As far as (1) goes, rates are going up - that sucks, but they are going up for everyone, so regardless of whether you have solar or not, the rate increase will cause our bills to go up.

So, in order to get a handle on whether the change to gross metering is helping us, OR if we'd rather have net metering on the new rate structure, I've done two analyses (attached). The first is a modified version of HelloJustice's spreadsheet. I took the liberty to add another scenario (old rates w/ gross metering) and also added some scenario analysis which will show you the "benefit of solar in dollars" in each difference scenario. Only change the cells at the top highlighted yellow.

This analysis makes it apparent that your preference for gross vs. net metering has a great deal to do with whether you consume a lot, or a little electricity. Based on the average system size in Mueller, and about an average of 1,000 of excess consumption, you essentially don't care (it's the breakeven).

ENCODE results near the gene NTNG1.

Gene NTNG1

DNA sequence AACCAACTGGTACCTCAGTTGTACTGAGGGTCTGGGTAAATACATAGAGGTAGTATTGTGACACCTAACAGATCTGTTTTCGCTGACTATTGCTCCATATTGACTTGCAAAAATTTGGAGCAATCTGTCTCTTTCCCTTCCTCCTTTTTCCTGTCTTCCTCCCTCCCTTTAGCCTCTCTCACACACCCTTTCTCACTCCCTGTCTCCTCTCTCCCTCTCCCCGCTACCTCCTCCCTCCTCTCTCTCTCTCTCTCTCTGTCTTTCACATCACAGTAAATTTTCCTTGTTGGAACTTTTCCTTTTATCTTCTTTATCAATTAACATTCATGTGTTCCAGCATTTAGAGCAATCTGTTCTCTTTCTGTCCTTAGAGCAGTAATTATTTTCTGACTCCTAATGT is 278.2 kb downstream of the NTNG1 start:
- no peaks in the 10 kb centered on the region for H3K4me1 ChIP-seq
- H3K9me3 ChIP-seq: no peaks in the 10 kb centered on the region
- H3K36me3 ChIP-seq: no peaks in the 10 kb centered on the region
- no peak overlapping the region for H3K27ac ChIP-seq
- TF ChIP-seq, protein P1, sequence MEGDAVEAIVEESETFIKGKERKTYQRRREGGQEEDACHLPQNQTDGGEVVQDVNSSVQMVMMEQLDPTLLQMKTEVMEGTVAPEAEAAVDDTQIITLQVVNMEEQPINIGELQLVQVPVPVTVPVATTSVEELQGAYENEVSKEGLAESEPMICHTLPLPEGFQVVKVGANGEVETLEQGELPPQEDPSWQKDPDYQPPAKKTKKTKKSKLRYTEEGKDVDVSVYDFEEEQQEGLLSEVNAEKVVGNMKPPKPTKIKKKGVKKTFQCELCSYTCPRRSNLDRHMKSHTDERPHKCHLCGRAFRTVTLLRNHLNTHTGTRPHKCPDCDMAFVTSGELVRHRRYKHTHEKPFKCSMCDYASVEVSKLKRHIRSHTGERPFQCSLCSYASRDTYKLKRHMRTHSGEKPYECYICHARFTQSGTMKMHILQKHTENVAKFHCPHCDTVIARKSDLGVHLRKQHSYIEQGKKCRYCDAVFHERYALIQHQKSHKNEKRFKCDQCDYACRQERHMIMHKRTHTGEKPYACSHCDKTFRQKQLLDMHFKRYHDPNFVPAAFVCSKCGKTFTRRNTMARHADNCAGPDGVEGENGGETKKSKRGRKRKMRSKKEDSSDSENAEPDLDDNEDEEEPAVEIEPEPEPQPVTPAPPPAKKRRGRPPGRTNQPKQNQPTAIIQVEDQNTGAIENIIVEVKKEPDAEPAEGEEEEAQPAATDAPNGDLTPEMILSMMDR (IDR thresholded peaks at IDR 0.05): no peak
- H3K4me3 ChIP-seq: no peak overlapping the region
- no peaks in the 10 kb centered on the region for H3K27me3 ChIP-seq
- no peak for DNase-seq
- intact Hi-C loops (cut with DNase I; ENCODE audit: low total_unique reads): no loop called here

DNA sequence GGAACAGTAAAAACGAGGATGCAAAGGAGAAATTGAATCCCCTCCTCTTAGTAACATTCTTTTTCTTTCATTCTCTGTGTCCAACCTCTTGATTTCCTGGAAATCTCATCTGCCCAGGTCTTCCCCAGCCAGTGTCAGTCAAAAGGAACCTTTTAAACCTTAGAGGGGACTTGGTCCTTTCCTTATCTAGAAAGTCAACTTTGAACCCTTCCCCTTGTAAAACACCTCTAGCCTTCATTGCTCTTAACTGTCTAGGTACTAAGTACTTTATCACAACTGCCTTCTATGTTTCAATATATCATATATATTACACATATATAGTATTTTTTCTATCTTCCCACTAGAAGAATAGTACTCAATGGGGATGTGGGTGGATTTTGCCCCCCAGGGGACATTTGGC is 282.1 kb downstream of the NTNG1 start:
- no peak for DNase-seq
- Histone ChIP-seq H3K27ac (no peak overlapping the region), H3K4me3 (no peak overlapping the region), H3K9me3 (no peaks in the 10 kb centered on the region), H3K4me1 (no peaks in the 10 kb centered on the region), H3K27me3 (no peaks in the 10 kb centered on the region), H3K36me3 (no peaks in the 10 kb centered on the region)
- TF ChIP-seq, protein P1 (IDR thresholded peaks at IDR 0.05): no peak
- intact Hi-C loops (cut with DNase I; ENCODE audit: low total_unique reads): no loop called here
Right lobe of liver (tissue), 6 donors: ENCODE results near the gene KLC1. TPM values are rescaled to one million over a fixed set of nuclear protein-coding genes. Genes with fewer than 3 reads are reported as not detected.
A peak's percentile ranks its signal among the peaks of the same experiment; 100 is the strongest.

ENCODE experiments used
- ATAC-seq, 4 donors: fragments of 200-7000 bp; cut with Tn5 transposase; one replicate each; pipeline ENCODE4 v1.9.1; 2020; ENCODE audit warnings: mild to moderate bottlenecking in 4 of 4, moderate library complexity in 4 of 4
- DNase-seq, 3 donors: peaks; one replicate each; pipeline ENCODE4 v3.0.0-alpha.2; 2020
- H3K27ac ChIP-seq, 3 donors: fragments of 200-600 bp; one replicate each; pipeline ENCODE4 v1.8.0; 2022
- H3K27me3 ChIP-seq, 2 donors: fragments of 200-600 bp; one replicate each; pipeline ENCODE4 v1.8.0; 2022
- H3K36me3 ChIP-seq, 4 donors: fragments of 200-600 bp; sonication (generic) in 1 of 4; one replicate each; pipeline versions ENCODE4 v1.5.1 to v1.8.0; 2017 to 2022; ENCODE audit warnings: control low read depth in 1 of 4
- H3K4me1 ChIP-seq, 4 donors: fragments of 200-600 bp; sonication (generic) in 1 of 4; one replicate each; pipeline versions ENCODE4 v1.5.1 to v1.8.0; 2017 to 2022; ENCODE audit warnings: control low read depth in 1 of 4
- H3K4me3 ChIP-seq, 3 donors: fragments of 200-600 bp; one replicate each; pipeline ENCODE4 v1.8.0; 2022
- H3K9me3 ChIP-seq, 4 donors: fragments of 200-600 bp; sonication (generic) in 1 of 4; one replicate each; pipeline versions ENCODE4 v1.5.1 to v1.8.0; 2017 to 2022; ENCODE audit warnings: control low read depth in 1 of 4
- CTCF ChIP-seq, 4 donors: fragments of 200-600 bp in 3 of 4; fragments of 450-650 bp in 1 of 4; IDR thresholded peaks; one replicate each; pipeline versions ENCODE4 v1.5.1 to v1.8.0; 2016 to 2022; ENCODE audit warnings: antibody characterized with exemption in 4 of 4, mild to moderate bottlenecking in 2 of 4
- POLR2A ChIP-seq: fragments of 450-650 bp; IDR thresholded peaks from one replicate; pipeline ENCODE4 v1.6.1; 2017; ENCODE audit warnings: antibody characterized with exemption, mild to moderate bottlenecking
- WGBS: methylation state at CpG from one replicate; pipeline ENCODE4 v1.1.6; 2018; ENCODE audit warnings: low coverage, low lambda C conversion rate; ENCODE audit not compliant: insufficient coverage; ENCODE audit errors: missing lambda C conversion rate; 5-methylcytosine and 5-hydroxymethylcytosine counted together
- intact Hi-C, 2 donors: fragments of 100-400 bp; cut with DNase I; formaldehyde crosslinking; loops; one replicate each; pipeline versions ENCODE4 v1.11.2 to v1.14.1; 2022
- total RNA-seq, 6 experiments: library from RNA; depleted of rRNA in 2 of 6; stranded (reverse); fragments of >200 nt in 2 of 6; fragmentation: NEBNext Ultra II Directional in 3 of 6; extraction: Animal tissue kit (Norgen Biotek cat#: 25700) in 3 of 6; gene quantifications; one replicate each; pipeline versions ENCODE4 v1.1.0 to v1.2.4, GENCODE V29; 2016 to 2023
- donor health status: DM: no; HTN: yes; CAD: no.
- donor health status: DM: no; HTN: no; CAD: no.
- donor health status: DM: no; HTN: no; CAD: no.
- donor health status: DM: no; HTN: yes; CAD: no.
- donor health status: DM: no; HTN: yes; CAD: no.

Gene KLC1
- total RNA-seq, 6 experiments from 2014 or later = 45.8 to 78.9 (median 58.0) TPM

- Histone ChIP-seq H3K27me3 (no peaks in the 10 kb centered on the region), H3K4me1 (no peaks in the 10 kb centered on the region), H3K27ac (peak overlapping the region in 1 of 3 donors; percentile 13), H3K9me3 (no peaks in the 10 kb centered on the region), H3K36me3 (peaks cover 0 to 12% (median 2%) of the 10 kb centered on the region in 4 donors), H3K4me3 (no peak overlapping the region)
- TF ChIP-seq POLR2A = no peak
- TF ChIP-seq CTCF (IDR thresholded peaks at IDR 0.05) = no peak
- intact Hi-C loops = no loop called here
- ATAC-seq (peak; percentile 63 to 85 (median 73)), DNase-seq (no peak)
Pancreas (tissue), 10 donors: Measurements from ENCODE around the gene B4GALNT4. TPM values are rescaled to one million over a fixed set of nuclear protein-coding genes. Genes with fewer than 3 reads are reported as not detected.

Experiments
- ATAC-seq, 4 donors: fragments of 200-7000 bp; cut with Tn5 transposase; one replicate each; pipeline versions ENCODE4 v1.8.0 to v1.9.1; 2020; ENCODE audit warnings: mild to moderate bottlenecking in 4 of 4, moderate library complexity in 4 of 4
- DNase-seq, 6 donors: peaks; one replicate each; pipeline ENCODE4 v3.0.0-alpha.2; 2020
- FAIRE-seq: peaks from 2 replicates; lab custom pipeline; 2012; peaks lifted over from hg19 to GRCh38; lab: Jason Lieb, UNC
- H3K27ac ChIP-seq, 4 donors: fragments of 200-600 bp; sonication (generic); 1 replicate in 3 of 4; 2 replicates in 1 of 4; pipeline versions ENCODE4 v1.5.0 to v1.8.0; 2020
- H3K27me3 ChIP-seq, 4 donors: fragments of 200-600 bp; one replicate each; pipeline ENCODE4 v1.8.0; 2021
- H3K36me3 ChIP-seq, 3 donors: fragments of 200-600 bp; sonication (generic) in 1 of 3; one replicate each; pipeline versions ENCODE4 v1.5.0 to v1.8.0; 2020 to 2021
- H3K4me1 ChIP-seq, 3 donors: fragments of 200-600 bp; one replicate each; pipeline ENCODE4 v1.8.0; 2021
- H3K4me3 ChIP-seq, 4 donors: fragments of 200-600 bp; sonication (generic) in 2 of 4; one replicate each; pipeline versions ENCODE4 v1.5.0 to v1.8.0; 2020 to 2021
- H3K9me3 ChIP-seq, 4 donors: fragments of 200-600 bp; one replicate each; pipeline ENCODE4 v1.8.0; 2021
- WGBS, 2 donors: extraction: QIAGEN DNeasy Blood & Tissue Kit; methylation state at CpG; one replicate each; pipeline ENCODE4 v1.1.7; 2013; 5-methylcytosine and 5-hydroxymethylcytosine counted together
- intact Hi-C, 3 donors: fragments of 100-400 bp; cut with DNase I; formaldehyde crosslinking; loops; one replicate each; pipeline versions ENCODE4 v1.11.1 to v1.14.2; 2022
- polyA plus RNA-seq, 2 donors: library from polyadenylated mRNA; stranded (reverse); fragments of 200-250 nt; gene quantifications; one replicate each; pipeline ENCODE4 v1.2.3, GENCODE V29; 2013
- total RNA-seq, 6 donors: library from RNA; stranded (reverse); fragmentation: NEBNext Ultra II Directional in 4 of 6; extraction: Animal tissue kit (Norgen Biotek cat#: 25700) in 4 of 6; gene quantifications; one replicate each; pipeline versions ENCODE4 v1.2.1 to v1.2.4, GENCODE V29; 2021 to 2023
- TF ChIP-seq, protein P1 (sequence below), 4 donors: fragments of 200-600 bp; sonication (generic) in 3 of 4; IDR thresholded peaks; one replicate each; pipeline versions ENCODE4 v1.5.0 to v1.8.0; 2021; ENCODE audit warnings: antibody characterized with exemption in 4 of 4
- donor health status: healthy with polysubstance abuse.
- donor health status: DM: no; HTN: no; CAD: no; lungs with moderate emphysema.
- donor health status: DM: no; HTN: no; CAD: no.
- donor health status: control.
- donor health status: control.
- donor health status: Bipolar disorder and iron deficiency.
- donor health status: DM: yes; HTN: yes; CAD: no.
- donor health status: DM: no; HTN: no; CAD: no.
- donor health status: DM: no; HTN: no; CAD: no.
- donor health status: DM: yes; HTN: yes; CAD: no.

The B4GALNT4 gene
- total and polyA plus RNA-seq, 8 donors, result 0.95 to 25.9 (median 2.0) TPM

Said another way, the spreadsheet shows that the AE changes make ALL OF OUR investments in solar better (increases ROI & Payback), but depending on how much electricity we use above our solar, we may or may not have benefitted MORE with net metering.

Conclusion, having gone solar was the right financial decision and got even better due the changes.

The second sheet is an update to my original analysis from 2011.This should make it pretty clear that the recent rate changes make solar more attractive. We can argue about whether or not AE should have kept net metering, but the reasoning (as I understand it) is sound. For solar to be sustainably structured, the fixed costs in the system need to be paid for by everyone - this change makes AE better incentivized solar projects because they'll always be compensated for the infrastructure they provide. Changes like these make it easier for AE to increase the solar budget without concern about the stability of the entire system (they just increased the total budget to $7.5mm from about $4mm, so maybe these types of changes matter).

Anyway, it's late, so I apologize for the verbosity.

Please let me know if this is helpful or if you have additional questions.

Aman amankj ...at...gmail.com
 
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Mueller Payback Analysis - October 2012.pdf (435,323 bytes)